Embedded System  - I2C                                                                         Home : www.sharetechnote.com







I2C or I2C came from the term Inter Integrated Circuit. You see two 'I's and one 'C' here. That's how 'I2' or 'I2' came from. Then, what does it mean ? What does it do ?

Since I2C is implemented by only Two Wires (SDA, SCL), it is also called TWI (Two Wire Interface).



Connections in I2C network


It is a kind of serial communication technology which is originally designed for exchanging data between multiple IC chips. This is very simple communication mechanism and I think very smartly designed. It requires only two lines as shown below. One of the line is used for sending Clock signal and the other line is to send/receive data. Also, these two lines can be shared by multiple devices. This communication works as Master-Slave mode. One Master can control / communicate multiple Slaves.



Another good (may be confusing sometimes) there can be multiple Master on the line as shown below.



Even though I said you need only two lines in I2C, in real application you would need a couple of more lines because we need to supply Power to each of the connected chipset and common ground as shown below. Because of this, you would see 4 wires attached to a device (small I2C modules) that use I2C.




How a Master can send data to a specific Slave ?


Then your question is how a Master can send to /control data to a specific Slave. I think you can easily guess how. Each of the Slave device should have a unique address and Master specifies a unique slave address when it sends data or command as shown below.


<I2C Specification - Rev .6 - Fig 11. A master-transmitter addressing a slave receiver with a 7-bit address >



Simplest form of communication between Master and Slave







Master -> Slave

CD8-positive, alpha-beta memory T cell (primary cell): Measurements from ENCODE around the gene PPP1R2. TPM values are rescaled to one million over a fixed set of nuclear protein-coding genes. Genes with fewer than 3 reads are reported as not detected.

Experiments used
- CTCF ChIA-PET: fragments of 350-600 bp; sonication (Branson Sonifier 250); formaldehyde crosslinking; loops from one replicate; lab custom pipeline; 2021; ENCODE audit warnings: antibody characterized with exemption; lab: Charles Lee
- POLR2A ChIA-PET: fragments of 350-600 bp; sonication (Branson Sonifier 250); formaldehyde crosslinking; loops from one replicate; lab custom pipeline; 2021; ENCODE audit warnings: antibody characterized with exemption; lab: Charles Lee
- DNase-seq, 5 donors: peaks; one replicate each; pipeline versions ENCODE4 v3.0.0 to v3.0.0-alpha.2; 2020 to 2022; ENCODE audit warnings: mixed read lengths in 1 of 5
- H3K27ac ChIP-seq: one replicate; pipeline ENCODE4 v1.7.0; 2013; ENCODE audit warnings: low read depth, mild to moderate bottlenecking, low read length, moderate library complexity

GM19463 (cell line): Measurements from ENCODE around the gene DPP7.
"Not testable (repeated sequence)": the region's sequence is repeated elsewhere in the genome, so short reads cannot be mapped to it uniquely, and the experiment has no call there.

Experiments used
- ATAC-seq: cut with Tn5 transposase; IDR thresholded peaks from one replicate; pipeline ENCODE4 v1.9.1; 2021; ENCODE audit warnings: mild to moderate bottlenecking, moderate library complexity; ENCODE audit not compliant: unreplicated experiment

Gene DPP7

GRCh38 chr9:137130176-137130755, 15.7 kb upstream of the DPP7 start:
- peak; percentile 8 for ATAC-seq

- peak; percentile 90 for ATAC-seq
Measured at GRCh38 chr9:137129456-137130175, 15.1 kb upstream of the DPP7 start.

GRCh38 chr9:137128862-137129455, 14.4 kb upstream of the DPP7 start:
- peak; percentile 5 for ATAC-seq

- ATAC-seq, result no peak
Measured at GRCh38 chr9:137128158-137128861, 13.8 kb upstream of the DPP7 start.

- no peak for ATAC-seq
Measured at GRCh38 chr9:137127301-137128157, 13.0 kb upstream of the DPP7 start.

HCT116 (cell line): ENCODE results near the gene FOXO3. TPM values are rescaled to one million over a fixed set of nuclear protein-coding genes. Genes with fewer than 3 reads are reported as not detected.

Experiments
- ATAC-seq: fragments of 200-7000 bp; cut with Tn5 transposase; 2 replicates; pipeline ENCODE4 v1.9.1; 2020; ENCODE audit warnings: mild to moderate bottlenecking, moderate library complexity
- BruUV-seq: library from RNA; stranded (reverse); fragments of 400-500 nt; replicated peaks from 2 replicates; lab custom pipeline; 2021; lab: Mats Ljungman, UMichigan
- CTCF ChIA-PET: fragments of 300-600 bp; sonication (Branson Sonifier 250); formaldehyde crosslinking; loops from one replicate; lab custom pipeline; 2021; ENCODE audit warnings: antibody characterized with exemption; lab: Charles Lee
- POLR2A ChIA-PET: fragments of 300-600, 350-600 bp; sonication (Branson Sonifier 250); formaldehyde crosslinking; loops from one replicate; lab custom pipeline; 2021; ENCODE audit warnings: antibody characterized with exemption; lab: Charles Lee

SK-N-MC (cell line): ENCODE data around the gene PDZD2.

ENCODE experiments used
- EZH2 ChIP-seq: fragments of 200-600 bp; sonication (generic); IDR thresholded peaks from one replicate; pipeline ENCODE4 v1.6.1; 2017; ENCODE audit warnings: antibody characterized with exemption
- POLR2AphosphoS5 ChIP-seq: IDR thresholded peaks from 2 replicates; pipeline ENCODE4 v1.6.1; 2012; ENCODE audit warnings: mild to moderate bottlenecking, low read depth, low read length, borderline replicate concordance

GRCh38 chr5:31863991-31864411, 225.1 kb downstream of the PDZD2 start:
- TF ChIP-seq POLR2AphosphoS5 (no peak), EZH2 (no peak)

Master -> Slave

Slave Address



Master <- Slave




Master -> Slave




Master <- Slave




Master -> Slave





What is the data rate of I2C ?


You may easily guess that I2C data rate may vary since it has its own clock line. Theoretically, you can achieve different data rate by changing clock rate. However, I2C is also a kind of hardware that is limited by various physical factors. So the data rate of I2C would be within a certain range.

Typical clock rate of I2C is a few hundred KHz. Since I2C data line works only two level (0 or 1), the data rate would also be a few hundred Kbps (should be a little bit lower than Clock cycle).



How far they can communicate over I2C ?


I haven't found any specific answer from I2C specification, but I have read through many pages on the web stating various numbers based on experience.

As it's name Inter Integrated Circuit, it was originally designed for communication between multiple ICs being placed not far away from each other. So I think it would be safe to say 'less than 1 m' as communication distance, but you would see many people states that they made it work over several meters or several tens of meters.



Which one to choose : I2C or SPI ?


In most of the Embedded Board, you would find both I2C and SPI pins and then you would ask yourself which one to use.

The answer would be given partly by personal preference and partly by the nature of the application you want to implement. I think most important criteria you may think of would be as follows

  • Data Rate : If you need a communication system supporting in Mhz range clock (similar data rate), you would go with SPI
  • Complexity : If you don't need very high data rate (well under a Mhz) and want to get very simple technique (or less wiring), you would go with I2C.
  • Number of Slaves : Even though it is doable to control multiple Slaves with SPI, it would not be doable as easy as I2C



Reference :


[1] I2C Specification

[2] How I2C Communication Works and How To Use It with Arduino

[3] Using the I2C Bus

[4] Maximum I2C Bus Length?  

[5] I2C Basics. How to assign address to I2C slave devices.

[6] Tradeoffs when considering SPI or I2C?